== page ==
The Lie Tree was a non-winning nomination in our Great Middle Grade Reads Book of the Month last year. I thought it sounded good so I added it to my TBR. Then I saw it in the library….
This one contributes to my GMGR A to Z list, although I think it’s a bit dark for MG, and also to my Mount TBR Challenge, which is looking very slow at present. Must do better!
The Lie Tree
by Frances Hardinge
The leaves were cold and slightly clammy. There was no mistaking them. She had seen their likeness painstakingly sketched in her father’s journal. This was his greatest secret, his treasure and his undoing. The Tree of Lies. Now it was hers, and the journey he had never finished stretched out before her.
When Faith’s father is found dead under mysterious circumstances, she is determined to untangle the truth from the lies. Searching through his belongings for clues, she discovers a strange tree. A tree that feeds off whispered lies and bears fruit that reveals hidden secrets.
But as Faith’s untruths spiral out of control, she discovers that where lies seduce, truths shatter…
This book took an inordinate amount of time to get going, and I really crawled through the painstaking set-up of the problem, the flight to an small island, the islanders, the way her father behaved… and since her father was still alive at the point I was bored stiff, it was nearly a dnf. Then he died. Well, okay, he and his daughter did something really interesting just before he died. Talk about a cliff-hanger on the DNF front.
After that, it’s excellent, apart from some niggles over tide issues, some major mixing up of who’s who in my brain (especially the case when names are similar, but also suggest lack of character development). It’s very scary, leaves you guessing even after you think it’s all solved, and I felt it was probably too dark for middle grade readers. But then, I enjoyed Lockwood & Co more, and it’s in that gothic ilk.
Worth a read if you fancy something in the Wilkie Collins line for teen readers.
And it’s got an interesting cover.The Lie Tree by Frances Hardinge 'very scary, leaves you guessing even after you think it's all solved... probably too dark for middle grade readers... Wilkie Collins for teen readers' #LieTree #bookreview Click To Tweet
And I’m glad we don’t have these kind of trees in real life! #30DaysWild
8 thoughts on “Book Review | The Lie Tree by Frances Hardinge”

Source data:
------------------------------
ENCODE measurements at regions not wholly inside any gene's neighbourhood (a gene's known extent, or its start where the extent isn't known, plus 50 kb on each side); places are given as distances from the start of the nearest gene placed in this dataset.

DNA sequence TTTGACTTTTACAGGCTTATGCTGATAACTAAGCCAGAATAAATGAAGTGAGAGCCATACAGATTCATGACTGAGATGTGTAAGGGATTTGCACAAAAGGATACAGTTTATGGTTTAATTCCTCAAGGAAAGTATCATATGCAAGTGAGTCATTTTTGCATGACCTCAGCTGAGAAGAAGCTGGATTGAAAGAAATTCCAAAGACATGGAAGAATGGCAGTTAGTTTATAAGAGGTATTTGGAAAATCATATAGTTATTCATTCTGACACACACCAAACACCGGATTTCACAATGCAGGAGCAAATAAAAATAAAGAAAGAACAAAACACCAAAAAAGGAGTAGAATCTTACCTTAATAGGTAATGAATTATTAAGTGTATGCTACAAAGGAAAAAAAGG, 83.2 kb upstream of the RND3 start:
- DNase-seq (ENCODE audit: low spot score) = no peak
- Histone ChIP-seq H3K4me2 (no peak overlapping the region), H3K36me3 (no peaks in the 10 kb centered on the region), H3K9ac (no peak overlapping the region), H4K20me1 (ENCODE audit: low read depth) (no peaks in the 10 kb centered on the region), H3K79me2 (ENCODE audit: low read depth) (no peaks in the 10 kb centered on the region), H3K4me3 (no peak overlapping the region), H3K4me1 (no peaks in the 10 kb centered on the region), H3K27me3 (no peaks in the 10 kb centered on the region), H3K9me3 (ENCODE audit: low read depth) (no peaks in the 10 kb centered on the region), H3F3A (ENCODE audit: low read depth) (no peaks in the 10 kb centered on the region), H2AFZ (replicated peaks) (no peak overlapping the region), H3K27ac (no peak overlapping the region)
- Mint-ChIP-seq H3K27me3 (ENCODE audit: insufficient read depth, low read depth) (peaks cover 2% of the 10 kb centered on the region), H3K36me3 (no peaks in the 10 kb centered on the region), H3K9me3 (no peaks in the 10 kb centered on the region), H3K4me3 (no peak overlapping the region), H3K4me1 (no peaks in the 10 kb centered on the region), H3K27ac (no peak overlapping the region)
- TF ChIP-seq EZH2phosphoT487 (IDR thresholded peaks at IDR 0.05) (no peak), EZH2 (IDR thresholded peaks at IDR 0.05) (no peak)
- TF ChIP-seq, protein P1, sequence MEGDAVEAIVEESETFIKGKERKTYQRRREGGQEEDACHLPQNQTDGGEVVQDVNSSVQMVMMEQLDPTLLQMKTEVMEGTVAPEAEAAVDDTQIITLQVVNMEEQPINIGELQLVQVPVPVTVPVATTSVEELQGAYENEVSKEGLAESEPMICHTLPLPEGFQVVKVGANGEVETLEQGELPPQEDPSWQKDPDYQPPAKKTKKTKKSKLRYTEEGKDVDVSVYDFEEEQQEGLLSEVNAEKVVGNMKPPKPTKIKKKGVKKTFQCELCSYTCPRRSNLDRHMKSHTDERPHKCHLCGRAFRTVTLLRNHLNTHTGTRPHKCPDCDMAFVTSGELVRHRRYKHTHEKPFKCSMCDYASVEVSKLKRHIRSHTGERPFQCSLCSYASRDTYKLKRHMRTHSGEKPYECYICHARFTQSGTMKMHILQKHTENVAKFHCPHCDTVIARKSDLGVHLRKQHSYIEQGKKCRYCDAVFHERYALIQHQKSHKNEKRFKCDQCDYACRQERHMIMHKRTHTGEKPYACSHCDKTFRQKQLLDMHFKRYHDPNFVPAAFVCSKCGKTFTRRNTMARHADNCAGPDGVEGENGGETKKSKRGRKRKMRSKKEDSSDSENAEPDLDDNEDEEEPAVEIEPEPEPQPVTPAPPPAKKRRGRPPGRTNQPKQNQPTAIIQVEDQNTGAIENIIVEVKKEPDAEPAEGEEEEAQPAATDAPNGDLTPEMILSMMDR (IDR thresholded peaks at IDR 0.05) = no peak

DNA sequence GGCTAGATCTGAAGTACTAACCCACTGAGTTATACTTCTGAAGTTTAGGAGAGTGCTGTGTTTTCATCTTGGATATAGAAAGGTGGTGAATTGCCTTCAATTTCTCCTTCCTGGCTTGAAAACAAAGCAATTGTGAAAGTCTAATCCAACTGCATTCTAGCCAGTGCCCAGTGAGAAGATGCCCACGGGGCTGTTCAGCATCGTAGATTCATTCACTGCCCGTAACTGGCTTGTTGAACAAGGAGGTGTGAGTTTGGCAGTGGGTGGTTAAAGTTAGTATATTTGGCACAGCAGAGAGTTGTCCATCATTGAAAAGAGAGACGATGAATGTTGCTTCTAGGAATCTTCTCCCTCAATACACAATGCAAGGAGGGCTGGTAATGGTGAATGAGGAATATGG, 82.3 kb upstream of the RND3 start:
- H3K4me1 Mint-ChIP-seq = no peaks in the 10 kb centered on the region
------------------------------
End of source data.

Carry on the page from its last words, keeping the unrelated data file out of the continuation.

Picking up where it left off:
I don’t read MG but this sounds compelling – good review, Jemima. As I’m entering the IWSG anthology competition this year – don’t ask why, please – and it’s MG, I need to read some. The Wolf Wilder by Katherine Rundell is on my desk to read, and last year I read and reviewed Gary Paulsen’s Hatcher. But I can’t find ones suitable for the theme: Historical – Adventure/Fantasy; whatever IWSG means by that.
I couldn’t make head nor tail of Historical – Adventure/Fantasy. After a while, I decided that Fantasy/Historical – Adventure may be what I should be tagging my books! So I’m taking it from there…
There’s such a variation in MG books, and with some, like The LIe Tree, I wonder whether they really should be. It seems that if you’ve got the main protag in the right age group, it counts. Oh, and not a hint of sex, although a very mild crush might be allowed. Violence, though, well … from Tom & Jerry to Game of Thrones seems fair game in the US, but Aussies don’t like any violence unless its clearly and fairly written (and no gore). Maybe I should write a post on this sometime. I have 11 years experience, after all!
I’m interested you couldn’t make head nor tail either, Jemima. I’m asking the same question within my IWSG post on Wednesday. Your suggestions about age and content are helpful – and I look forward to your post sometime. Katherine Rundell’s The Wolf Wilder is under Historical and Middle Grade and Fantasy and Adventure on Goodreads, so I’m going to read that next.
Great review. Not sure it’s a book I want to read, but it’s a good review 🙂
I kept wondering why I’d voted for it on the BOTM thread!
I read this last year and loved it – in fact I read part of the opening section at a Women’s Library book event recently. I didn’t find it slow to get into at all. I thought it was fascinating and very appropriate for GWL: a strong 19th century heroine who wanted to follow in her father’s footsteps as a geologist but was held back by her sex, and the various role models, good and bad, of how to be a woman in a man’s world: flirtatious mother, the geologist’s wife, the two women whose names I can’t remember but who turn out at the end to be in a same-sex relationship. My quibble would be the supernatural element – I thought there was a great story there without that. But then she’d have had to call it something different! It won the overall Costa Book of the Year prize which is something. We have it in the YA section, I agree it’s not really middle grade.
Maybe I was puzzled over it. And I may have read too many ‘Girls Can’ books recently. I think if you come to it fresh, it’s good. If you don’t, it’s yet another ‘don’t you complain you can’t do things, look at what girls had to put up with 100 years ago’ book. That’s really what caused the yawn – that and too much information in the blurb.
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